Outlook bleak for centre-right coalition amid Tlustý rebellion over church law

Vlastimil Tlustý

When Mirek Topolánek’s centre-right coalition government came to power in January 2007, it held the slimmest majority – two seats - in parliament, and has survived pretty much on a knife-edge ever since. But this week it seems to have lost even that wafer-thin majority thanks to a rebellion in Mr Topolanek’s Civic Democratic Party over the restitution of church property. Now, newspaper commentators are predicting the government’s inevitable demise.

Mirek Topolánek,  photo: CTK
The centre-right government was dealt a serious blow this week as it battled to introduce important legislation to compensate churches for property confiscated by the communist regime. The bill was blocked by three MPs from Mr Topolánek’s own Civic Democratic Party headed by Vlastimil Tlustý, who was briefly finance minister in a previous short-lived Topolánek administration.

Mr Tlustý et al say the church bill – which will see 83 billion crowns (around five billion US dollars) given to the church as compensation for confiscated property – is deeply flawed, and this week joined forces with the left-wing opposition, effectively putting the law on ice by forcing the creation of a special parliamentary commission to examine whether the church should really get so much cash.

This produced a furious reaction from Prime Minister Topolánek, who says he no longer considers Mr Tlustý to be a Civic Democrat MP.

The church restitution bill is just one piece of legislation. But the dispute has deep ramifications for the coalition government. Mr Topolánek badly needs the church bill to satisfy his coalition partners, the Christian Democrats. As well as the church bill, Mr Tlustý and his two fellow rebels are also threatening to block other legislation, such as anti-discrimination legislation demanded by the EU but opposed by President Václav Klaus.

Vlastimil Tlustý
If these three coalition MPs continue to vote against coalition legislation, one has to wonder whether the coalition is still viable. If they join the left-wing opposition again, to scupper the government’s health reforms or vote against the planned U.S. radar base for example, the then coalition government is essentially a lame duck. For his part Mr Tlustý says the prime minister has declared war on him, and he is merely defending himself. Observers, however, say he’s still furious at being passed over as finance minister in the current government.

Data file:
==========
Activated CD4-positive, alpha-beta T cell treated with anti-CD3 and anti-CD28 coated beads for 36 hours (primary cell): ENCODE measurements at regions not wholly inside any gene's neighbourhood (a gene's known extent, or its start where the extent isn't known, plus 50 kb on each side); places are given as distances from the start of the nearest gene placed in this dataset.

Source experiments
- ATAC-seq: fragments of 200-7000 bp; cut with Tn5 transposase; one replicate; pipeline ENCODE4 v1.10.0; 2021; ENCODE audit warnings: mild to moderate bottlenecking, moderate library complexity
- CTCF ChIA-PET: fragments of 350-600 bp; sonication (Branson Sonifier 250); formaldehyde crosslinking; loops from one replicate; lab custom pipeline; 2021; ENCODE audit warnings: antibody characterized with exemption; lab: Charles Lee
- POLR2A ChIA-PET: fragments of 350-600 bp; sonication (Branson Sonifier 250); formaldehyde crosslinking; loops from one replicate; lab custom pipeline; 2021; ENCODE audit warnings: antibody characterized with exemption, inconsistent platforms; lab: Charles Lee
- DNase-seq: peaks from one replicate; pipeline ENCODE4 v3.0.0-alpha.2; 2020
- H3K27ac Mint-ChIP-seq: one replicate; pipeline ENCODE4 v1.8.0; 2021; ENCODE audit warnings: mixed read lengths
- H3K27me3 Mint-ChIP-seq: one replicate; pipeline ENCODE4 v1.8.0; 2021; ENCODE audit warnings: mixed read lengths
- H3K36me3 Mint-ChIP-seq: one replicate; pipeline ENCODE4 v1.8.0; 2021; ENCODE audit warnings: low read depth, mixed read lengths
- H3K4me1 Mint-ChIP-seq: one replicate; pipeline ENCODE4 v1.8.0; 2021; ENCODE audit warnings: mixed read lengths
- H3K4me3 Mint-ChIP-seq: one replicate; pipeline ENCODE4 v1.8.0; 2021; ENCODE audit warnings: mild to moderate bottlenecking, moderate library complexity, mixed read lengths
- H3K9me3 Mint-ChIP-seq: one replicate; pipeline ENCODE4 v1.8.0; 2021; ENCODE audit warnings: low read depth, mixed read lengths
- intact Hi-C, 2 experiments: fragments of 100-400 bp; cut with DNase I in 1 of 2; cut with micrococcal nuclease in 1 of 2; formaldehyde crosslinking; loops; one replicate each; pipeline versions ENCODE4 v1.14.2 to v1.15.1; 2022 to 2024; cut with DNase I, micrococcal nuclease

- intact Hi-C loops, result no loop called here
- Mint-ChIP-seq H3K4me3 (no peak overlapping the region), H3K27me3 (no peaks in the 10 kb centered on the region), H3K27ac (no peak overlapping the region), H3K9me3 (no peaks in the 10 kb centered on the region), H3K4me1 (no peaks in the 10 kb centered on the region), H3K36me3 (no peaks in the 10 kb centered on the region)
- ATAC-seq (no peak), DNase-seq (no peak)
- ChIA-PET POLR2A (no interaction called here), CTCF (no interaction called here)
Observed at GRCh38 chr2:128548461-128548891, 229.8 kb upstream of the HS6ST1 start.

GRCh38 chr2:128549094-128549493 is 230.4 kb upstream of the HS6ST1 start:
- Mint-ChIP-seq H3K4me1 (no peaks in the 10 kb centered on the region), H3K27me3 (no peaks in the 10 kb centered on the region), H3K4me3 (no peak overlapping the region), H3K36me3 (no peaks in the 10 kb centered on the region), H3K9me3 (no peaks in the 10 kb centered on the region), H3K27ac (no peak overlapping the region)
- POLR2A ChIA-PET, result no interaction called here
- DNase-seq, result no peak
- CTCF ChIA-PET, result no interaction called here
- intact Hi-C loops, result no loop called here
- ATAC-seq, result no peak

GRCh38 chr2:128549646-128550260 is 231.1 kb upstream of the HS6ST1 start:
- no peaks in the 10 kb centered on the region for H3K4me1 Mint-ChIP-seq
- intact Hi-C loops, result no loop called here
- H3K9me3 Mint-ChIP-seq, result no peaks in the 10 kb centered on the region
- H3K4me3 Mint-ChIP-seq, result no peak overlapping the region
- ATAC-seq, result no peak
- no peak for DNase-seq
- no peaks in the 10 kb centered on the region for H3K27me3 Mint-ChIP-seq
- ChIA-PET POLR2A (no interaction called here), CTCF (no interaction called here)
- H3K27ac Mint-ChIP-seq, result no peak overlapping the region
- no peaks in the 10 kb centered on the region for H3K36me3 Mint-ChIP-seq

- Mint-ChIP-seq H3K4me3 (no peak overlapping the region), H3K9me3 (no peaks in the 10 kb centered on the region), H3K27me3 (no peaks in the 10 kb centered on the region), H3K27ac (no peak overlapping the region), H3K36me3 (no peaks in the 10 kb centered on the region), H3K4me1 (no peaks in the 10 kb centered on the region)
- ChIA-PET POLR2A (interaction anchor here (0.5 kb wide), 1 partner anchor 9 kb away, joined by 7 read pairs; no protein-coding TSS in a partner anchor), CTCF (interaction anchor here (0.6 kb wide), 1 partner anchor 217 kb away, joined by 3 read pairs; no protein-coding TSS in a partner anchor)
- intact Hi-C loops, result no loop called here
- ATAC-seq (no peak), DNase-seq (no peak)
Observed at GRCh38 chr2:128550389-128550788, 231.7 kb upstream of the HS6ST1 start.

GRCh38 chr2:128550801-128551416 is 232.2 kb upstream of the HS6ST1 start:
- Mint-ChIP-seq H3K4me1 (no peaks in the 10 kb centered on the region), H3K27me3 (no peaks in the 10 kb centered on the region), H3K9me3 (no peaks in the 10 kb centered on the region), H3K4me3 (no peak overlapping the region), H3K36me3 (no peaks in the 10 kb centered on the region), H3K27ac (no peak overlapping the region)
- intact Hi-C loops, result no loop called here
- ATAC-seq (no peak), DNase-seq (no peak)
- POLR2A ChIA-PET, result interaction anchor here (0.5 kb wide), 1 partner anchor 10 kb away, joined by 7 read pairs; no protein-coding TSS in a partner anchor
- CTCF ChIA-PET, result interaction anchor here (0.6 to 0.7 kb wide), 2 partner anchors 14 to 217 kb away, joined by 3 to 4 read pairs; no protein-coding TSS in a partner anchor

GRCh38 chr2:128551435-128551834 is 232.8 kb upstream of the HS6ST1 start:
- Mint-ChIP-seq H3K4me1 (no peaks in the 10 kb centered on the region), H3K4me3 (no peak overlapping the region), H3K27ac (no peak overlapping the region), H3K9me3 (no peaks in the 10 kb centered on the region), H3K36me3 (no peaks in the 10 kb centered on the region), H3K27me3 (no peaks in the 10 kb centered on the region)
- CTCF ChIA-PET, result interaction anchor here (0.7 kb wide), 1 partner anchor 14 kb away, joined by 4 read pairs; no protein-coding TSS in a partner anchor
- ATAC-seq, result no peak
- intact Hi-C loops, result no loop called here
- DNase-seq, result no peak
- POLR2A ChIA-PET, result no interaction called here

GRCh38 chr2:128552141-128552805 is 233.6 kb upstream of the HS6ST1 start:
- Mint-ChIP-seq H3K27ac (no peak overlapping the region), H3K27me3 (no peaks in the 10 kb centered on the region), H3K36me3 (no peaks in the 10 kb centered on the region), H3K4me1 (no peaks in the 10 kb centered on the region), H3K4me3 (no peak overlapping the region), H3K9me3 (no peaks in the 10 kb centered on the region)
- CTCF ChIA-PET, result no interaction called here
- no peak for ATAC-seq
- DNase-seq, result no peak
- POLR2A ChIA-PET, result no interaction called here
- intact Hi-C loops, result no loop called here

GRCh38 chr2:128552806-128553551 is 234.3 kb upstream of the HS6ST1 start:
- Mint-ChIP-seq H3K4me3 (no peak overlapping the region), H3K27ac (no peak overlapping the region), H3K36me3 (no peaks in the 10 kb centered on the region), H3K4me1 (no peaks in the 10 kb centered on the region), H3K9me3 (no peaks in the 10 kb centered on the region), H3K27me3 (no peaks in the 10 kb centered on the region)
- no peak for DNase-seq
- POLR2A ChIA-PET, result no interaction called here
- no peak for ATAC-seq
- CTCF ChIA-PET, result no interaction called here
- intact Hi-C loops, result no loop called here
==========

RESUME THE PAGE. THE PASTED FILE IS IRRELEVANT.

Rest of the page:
Commentator Martin Weiss wrote in Lidové Noviny on Wednesday that the coalition is effectively on a life support machine and all the signs of an imminent political death are present. Hospodářské Noviny’s main headline on Wednesday was “The Day The Government Lost Its Majority”.

Regular parliamentary elections are not due for another two years. Many are asking how long the government can last. That will be partly up to the opposition Social Democrats and when they decide to test the coalition’s viability - the party is talking about a vote next year – and partly up to Mr Tlustý & co and how far they’re willing to go.

However, in this volatile atmosphere, if the government fails, for example, to get the U.S. radar base approved in parliament, or if its already emasculated public finance reforms are scuppered by the opposition acting with the Tlustý faction and/or the Christian Democrats, it’s hard to see how the coalition could carry on.